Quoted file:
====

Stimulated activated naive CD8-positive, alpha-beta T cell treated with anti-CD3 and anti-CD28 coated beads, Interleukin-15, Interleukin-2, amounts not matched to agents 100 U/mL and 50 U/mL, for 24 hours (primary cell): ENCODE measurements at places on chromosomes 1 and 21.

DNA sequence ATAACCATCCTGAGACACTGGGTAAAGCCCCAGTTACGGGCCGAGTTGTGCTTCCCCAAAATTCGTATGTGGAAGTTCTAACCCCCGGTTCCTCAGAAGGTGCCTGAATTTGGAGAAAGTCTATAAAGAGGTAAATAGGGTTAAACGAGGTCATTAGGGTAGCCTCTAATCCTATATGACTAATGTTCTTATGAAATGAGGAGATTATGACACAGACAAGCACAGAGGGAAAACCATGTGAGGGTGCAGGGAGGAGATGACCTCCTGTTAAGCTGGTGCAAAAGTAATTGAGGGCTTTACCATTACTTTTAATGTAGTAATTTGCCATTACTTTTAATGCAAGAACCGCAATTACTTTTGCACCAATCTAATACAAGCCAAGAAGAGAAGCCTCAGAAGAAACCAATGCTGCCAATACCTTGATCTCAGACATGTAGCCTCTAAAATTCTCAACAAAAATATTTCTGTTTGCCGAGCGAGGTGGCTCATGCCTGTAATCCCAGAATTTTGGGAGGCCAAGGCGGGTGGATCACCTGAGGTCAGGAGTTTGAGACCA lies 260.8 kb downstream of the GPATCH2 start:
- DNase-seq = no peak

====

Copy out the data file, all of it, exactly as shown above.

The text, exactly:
Stimulated activated naive CD8-positive, alpha-beta T cell treated with anti-CD3 and anti-CD28 coated beads, Interleukin-15, Interleukin-2, amounts not matched to agents 100 U/mL and 50 U/mL, for 24 hours (primary cell): ENCODE measurements at places on chromosomes 1 and 21.

DNA sequence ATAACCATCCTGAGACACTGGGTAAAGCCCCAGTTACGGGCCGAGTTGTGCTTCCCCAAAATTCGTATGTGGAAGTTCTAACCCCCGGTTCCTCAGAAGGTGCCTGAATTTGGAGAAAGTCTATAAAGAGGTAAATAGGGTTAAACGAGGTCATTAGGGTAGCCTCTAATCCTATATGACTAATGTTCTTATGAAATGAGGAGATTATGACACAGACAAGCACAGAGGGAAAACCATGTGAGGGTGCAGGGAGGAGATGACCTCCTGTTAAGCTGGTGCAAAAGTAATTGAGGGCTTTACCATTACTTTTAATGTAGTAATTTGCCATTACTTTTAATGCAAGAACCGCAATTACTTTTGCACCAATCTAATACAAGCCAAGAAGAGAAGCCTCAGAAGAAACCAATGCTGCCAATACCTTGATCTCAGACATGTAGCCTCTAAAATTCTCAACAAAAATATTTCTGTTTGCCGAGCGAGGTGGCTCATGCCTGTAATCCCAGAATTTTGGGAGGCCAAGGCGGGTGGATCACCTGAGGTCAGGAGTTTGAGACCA lies 260.8 kb downstream of the GPATCH2 start:
- DNase-seq = no peak